UNC football players donate sweat and muscle to Ronald McDonald House
If the college football regular season is a three-act drama spread through September, October and November, then the final act is here. How will it end for North Carolina?
The Tar Heels begin the final third of their season on Saturday at Kenan Stadium, against Georgia Tech. There are remaining games against Duke, The Citadel and then the regular-season finale against N.C. State on the Friday after Thanksgiving.
The most difficult part of UNC’s schedule is in the past – that four-game stretch against Pittsburgh, Florida State, Virginia Tech and Miami. The Tar Heels navigated those games with a 3-1 record but the loss, against the Hokies, was an especially damaging one given it came against a Coastal Division opponent.
And so now UNC needs help. Will it receive it? That’s among the questions facing the Tar Heels entering the final month of the season. Some others:
1. Will UNC end an odd trend against Georgia Tech this weekend?
You’d think that an extra week to prepare for the Yellow Jackets’ tricky option offense would be a good thing. And you’d think that the extra time to prepare would be such a benefit that it’d show up in a tangible way in the won-loss record.
You’d be wrong, though – at least for UNC the past four years. The Tar Heels are 2-2 in the past four seasons against Georgia Tech. The two victories came the past two seasons, when UNC had a normal week to prepare for the Yellow Jackets.
The two defeats came in 2013 and 2012, when the Tar Heels had their off week before playing against Georgia Tech. UNC was off last weekend and altered its practice schedule as a result. And so a victory on Saturday would end a weird trend of losing against Georgia Tech with more prep time and winning with less.
2. Can the Tar Heels continue their upward defensive trajectory?
During UNC’s first five games, it allowed an average of 6.06 yards per play. Extrapolate that over the season to this point, and UNC would rank 96th nationally in that category. During UNC’s past three games, it has allowed an average of 3.74 yards per play. Spread over the season to this point, that would lead the nation.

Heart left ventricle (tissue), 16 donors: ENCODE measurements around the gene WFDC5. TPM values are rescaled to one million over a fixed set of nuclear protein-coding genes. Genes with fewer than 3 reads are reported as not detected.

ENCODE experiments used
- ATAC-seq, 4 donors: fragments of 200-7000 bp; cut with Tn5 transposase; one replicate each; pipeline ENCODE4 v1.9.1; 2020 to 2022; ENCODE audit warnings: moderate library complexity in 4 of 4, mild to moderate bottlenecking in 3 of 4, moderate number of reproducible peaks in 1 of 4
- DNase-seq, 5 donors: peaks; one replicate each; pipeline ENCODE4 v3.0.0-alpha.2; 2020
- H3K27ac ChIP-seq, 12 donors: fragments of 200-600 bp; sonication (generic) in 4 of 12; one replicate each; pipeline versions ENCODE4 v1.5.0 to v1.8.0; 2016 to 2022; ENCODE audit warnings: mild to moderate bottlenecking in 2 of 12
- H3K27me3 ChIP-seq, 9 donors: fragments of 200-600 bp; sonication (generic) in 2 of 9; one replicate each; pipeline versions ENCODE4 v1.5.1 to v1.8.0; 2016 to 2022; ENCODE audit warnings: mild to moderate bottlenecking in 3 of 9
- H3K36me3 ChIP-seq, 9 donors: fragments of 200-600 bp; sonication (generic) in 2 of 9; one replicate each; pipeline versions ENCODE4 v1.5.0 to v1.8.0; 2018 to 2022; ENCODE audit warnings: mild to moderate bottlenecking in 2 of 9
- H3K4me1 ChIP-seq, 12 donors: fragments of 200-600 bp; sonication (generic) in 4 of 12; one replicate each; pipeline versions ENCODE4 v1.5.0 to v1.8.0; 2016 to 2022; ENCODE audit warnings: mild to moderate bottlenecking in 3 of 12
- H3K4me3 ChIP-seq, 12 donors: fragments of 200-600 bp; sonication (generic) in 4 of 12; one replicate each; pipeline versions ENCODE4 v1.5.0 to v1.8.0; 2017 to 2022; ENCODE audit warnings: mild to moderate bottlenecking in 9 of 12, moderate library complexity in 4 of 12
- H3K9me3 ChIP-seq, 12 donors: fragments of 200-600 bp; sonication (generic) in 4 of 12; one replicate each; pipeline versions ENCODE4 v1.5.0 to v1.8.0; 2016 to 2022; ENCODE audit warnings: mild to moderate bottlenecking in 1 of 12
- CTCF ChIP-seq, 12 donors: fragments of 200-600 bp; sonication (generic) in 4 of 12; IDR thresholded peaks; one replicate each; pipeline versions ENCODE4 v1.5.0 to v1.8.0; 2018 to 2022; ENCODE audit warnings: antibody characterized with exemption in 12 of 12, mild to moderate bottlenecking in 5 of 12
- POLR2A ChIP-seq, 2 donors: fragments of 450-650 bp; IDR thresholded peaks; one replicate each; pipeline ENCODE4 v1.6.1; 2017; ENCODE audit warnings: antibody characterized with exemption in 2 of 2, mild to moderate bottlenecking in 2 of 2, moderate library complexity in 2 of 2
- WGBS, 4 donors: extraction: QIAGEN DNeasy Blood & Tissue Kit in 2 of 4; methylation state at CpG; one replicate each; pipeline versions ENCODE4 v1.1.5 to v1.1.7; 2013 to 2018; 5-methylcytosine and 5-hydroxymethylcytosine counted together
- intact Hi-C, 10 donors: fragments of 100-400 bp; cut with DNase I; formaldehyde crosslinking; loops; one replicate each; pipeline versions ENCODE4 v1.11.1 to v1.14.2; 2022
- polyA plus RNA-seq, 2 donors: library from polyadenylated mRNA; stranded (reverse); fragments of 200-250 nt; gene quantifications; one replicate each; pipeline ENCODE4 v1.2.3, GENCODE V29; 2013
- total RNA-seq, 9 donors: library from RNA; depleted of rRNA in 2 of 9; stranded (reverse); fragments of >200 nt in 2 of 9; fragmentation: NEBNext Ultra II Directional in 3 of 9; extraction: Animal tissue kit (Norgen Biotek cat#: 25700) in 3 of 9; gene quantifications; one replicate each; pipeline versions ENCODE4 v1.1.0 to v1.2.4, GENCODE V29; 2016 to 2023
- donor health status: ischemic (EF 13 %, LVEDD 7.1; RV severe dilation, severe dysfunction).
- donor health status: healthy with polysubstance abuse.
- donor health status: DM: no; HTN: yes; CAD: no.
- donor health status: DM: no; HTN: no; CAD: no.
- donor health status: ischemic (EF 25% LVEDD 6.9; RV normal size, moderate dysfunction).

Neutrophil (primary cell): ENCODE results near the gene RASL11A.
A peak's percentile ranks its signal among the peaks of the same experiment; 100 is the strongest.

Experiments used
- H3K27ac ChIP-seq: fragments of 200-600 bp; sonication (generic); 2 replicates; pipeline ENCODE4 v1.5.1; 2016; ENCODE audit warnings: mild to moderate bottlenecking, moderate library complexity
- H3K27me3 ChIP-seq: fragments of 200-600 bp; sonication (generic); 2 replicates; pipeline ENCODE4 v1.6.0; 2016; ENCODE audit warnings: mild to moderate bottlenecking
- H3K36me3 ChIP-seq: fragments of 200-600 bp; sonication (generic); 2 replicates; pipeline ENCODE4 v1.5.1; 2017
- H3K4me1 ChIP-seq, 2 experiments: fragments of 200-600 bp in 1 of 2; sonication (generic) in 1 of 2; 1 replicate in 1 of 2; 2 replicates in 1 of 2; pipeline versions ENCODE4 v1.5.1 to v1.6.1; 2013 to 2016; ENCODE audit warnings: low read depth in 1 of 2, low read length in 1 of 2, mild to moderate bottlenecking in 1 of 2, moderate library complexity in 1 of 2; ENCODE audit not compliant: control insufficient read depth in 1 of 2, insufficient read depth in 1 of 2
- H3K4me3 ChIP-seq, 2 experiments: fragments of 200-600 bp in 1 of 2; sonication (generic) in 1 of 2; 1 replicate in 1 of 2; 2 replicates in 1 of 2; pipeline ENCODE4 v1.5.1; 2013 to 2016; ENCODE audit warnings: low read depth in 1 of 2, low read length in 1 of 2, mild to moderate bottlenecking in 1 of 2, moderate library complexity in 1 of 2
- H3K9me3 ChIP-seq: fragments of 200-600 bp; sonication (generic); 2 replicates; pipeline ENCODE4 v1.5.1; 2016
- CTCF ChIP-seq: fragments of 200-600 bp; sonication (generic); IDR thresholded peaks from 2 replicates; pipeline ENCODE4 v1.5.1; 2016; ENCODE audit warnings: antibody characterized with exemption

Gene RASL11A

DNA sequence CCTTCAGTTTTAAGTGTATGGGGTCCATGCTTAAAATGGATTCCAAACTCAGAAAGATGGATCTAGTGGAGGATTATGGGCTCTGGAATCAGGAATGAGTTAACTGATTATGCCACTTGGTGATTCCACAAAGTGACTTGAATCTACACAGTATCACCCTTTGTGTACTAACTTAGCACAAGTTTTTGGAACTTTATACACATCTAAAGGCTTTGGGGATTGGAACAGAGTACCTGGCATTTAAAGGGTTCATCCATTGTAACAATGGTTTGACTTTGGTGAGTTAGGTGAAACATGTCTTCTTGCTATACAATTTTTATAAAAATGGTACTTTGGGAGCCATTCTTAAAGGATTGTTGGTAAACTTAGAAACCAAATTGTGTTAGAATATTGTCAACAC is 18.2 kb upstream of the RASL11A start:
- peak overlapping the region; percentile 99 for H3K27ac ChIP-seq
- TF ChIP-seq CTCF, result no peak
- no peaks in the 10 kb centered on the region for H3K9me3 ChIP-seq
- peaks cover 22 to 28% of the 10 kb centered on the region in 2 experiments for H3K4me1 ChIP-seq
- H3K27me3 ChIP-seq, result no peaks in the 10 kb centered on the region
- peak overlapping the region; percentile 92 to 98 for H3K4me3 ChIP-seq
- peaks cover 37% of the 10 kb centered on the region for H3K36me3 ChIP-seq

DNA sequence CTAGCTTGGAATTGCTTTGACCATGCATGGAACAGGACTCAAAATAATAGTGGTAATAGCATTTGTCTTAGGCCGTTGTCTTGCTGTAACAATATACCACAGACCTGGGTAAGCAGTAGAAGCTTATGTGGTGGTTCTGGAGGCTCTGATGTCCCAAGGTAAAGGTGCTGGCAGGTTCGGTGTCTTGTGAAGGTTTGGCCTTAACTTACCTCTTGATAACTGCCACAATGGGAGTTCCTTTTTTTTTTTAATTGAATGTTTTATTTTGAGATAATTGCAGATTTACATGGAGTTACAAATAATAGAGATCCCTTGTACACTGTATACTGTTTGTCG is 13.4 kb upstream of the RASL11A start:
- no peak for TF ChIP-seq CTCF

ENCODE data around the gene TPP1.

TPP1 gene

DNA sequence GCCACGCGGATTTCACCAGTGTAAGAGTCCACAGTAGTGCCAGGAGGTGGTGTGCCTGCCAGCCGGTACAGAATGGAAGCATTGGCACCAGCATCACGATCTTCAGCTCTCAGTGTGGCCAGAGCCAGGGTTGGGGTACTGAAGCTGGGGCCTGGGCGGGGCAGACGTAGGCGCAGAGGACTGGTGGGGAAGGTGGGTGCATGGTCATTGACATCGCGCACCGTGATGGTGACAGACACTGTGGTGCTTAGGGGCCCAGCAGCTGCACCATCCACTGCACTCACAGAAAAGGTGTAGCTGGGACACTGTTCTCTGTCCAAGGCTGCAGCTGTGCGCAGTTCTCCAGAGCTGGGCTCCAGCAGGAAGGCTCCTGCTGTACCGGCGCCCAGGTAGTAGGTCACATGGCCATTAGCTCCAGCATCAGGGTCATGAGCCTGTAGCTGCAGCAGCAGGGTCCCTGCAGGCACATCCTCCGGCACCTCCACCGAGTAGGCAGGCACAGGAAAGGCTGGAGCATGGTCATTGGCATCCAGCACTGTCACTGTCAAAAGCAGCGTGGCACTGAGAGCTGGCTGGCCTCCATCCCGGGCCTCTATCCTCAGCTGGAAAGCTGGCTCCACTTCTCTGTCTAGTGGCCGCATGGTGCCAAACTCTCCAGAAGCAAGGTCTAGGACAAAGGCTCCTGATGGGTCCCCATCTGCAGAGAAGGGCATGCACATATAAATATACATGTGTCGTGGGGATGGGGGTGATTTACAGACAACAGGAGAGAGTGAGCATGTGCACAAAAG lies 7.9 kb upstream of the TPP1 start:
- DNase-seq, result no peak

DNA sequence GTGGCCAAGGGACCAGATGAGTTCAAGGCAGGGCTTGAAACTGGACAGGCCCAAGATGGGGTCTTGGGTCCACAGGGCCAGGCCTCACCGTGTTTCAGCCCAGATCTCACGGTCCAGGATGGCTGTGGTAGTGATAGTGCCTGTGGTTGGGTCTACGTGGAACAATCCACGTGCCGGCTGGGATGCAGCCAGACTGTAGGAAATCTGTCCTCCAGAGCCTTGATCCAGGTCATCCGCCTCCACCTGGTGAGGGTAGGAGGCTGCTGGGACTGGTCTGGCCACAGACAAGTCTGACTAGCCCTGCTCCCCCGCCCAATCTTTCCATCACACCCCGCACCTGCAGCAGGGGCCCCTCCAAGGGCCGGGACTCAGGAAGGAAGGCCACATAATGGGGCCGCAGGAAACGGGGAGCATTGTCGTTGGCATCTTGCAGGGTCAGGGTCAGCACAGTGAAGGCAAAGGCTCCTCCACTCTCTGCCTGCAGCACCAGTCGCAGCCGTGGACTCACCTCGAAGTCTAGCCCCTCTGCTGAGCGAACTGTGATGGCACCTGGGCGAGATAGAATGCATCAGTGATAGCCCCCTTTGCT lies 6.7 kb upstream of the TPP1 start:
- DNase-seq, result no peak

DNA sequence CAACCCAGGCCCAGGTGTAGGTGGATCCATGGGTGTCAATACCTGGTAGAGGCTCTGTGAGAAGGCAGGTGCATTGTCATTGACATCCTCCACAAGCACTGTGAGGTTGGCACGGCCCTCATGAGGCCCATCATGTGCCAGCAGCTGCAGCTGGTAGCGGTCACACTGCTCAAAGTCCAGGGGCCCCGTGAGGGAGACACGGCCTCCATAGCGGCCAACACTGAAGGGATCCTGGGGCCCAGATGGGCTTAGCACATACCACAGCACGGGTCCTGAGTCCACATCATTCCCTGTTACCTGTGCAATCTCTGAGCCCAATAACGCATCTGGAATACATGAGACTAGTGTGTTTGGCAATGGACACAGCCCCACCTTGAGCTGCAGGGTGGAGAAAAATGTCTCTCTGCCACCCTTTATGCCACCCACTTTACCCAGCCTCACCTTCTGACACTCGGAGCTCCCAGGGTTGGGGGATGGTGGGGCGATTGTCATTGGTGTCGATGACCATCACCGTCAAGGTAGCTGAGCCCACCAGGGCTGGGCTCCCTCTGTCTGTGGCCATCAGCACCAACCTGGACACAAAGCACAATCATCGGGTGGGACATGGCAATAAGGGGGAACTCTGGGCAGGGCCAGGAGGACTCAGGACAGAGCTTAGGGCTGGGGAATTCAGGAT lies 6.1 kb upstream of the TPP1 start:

Now, a couple of notes: The Tar Heels’ schedule was considerably more difficult in the first half of the season. And one of those those past three games, against Virginia Tech, was basically played in a tropical storm. So take that into account.
Nonetheless, UNC’s defense is clearly better than it was, especially up front. There are a few reasons for the improvement: The defensive line is a lot better. Players who weren’t quite ready to play their roles two months ago are ready now. And UNC has built some defensive confidence.
UNC’s greatest remaining defensive challenge probably should come on Saturday against Georgia Tech, which is ranked 23rd nationally in yards per play. Duke (97th) and N.C. State (68th) are in the bottom half nationally in that category.
3. Will UNC receive the help it needs in the Coastal?
Ask UNC coach Larry Fedora anything about the division race, and he’ll say what any coach would say: He and his players can only control what they can control. And that’s the right answer. For the Tar Heels to be a factor in the division race, they likely need to win out.
But for them to win the division, they need Virginia Tech to lose a conference game. That doesn’t seem especially likely now, after the Hokies’ victory last Thursday night at Pittsburgh. Virginia Tech won games the past two weeks (against Miami, before Pitt) in which losses seemed possible.
At least more possible than defeat appears now. The Hokies’ remaining ACC schedule: at Duke and home against Georgia Tech and Virginia. Virginia Tech shouldn’t lose any of those games. Then again, it shouldn’t have lost at Syracuse, either – and Virginia shouldn’t have nearly beaten Louisville on Saturday.
So strange things can happen. And now UNC is in need of something strange to win the Coastal.